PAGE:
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The End of Plenty: The Race to Feed a Crowded World

By Joel K. Bourne Jr

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The quest to feed a growing population is as fundamental to the human condition as breathing or walking upright. After the first farmers domesticated plants in Mesopotamia, humans as a species took off. Population growth and agricultural production have been locked in a never-ending tango ever since. Every agricultural advance — the domestication of plants, the domestication of livestock, irrigation, wet-rice cultivation, the use of legumes in crop rotations —has led to an increase in population, if not an outright explosion. When populations outgrew their ability to feed themselves, hunger exacted its toll until a new food source was found, technology improved, new lands were conquered, or the number of mouths to feed declined.

Numerous early scholars noted the relationship between population growth and available food supplies, including Confucius, Plato, and the author of Ecclesiastes. But it wasn’t until the very end of the eighteenth century that a young British scholar attempted to describe exactly how that relationship worked. For his troubles, Reverend Thomas Robert Malthus became the father of modern demography — the study of populations — and one of the most hated scientists in history.

On an autumn day raw enough to color the cheeks of the ruddiest Englishman, I hopped on the London tube to visit the British Library at St. Pancras and see for myself the book that scholars have been arguing over for nearly two centuries. The blurred letters on the cracked red leather spine read simply, “Essay on Population,” a truncation of the unwieldy title An Essay on the Principle of Population as It Affects the Future Improvement of Society, with Remarks on the Speculations of Mr. Godwin, M. Condorcet, and Other Writers. The author was anonymous, and it was dated June 7, 1798.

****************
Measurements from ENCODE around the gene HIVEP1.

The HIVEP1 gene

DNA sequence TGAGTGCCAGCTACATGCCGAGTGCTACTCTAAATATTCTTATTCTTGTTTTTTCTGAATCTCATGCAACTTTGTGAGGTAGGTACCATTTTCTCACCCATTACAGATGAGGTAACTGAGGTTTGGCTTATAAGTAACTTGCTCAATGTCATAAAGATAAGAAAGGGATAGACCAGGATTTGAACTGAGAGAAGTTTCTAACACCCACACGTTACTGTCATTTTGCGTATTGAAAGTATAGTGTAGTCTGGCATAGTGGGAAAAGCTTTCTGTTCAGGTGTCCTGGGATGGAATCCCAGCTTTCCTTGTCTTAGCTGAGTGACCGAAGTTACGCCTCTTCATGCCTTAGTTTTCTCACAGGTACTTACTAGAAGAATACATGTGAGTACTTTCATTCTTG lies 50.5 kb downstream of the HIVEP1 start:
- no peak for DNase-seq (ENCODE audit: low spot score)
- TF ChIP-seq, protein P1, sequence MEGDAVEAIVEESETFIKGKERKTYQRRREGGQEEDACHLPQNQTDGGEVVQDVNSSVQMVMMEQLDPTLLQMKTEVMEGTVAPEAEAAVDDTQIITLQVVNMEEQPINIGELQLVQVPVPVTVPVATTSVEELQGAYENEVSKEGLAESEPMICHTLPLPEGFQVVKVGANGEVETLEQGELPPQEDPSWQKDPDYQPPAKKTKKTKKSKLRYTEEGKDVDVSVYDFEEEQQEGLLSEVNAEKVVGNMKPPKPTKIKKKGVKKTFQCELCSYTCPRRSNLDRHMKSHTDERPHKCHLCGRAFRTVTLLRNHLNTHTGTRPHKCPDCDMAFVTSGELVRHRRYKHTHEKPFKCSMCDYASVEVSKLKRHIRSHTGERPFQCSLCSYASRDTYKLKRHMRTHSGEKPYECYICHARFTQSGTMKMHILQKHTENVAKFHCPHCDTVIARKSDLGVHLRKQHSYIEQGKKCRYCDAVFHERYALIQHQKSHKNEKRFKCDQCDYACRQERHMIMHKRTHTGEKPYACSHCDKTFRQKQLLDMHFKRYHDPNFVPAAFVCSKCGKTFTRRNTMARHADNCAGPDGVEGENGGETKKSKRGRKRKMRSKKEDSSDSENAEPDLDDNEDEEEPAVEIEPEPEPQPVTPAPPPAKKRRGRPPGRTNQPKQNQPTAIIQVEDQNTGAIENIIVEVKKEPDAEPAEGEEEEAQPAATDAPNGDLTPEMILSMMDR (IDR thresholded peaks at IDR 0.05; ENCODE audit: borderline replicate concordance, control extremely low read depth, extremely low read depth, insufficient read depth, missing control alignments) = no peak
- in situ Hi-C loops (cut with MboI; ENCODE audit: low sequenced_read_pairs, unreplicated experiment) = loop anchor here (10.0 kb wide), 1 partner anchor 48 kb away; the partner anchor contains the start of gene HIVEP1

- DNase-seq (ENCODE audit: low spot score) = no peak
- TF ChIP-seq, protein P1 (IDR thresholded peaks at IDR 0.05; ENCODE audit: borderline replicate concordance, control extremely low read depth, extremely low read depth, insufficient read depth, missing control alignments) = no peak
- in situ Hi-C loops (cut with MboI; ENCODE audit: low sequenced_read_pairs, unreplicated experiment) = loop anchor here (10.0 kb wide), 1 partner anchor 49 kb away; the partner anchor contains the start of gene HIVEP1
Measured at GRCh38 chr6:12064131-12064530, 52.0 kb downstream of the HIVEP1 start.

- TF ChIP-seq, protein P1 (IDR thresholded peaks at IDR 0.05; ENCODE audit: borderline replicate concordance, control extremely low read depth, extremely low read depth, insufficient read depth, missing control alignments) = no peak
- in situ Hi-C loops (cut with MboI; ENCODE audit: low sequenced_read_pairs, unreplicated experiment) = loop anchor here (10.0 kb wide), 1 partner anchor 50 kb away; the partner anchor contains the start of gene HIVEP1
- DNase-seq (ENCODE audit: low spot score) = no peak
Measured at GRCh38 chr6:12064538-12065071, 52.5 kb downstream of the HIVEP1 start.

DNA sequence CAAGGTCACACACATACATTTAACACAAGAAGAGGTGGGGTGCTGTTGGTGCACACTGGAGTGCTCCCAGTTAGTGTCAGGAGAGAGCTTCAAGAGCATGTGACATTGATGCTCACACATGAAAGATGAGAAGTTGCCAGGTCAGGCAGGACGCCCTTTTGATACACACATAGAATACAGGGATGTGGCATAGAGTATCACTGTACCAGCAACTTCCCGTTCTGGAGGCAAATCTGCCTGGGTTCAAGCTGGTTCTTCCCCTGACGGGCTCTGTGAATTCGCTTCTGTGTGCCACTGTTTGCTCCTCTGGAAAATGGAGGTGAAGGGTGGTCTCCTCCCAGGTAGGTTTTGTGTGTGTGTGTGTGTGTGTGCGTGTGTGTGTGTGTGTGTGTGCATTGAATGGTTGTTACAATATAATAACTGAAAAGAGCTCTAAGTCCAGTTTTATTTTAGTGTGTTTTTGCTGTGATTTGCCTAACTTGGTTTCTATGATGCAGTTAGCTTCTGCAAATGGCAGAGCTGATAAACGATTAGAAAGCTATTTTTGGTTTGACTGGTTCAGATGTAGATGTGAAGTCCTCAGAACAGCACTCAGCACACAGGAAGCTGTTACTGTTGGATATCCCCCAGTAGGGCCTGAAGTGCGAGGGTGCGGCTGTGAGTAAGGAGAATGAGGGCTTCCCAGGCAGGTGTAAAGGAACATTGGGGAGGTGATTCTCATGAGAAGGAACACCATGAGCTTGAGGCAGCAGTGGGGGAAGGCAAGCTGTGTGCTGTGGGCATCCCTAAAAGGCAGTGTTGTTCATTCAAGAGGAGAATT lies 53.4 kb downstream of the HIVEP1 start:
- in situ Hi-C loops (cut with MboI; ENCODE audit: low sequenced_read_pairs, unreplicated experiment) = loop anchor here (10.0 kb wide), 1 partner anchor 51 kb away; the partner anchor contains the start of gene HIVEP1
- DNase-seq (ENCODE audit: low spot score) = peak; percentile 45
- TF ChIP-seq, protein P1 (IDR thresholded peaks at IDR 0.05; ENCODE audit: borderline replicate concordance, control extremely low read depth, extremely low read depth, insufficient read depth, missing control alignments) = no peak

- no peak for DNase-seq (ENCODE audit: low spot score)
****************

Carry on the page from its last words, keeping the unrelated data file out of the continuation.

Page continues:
The meat of the argument appears in the first chapter: I think I may fairly make two postulates. First, that food is necessary to the existence of man. Secondly, that the passion between the sexes is necessary, and will remain nearly in its present state …
Population, when unchecked, increases in a geometrical ratio. Subsistence increases in an arithmetical ratio. A slight acquaintance with numbers will show the immensity of the first power in comparison of the second. By that law of our nature which makes food necessary to the life of man, the effects of these two unequal powers must be kept equal. This implies a strong and constantly operating check on population from the difficulty of subsistence. This difficulty must fall somewhere; and must necessarily be severely felt by a large portion of mankind.

We now know the writer was a mild, unmarried, 32-year-old curate of a small rural chapel in Surrey who was still living at home with his parents and unmarried sisters. But he was far from a simple country vicar. Despite a cleft palate and a harelip, Malthus cut a dashing figure on campus. He wore his blond curls long instead of in a wig as was the fashion, and he spent his free time riding horses, hunting, and voraciously reading the leading thinkers of his day, from Newton to Adam Smith. Malthus showed obvious academic talent, especially in mathematics. But the master of Jesus College tried to dissuade him from a career in the clergy because he felt Malthus’s speech problems would prevent him from rising through the ranks of the Church of England. Malthus assured the clergyman that all he needed was a simple country church to be happy.

Fate, however, intervened. He graduated in 1788 just as a series of bad grain harvests and rising food prices were ravaging the impoverished citizens of France. The resulting bread riots, led by women who demanded “just” prices from the bakers, helped ignite the French Revolution, which set ablaze the philosophical landscape of Europe.

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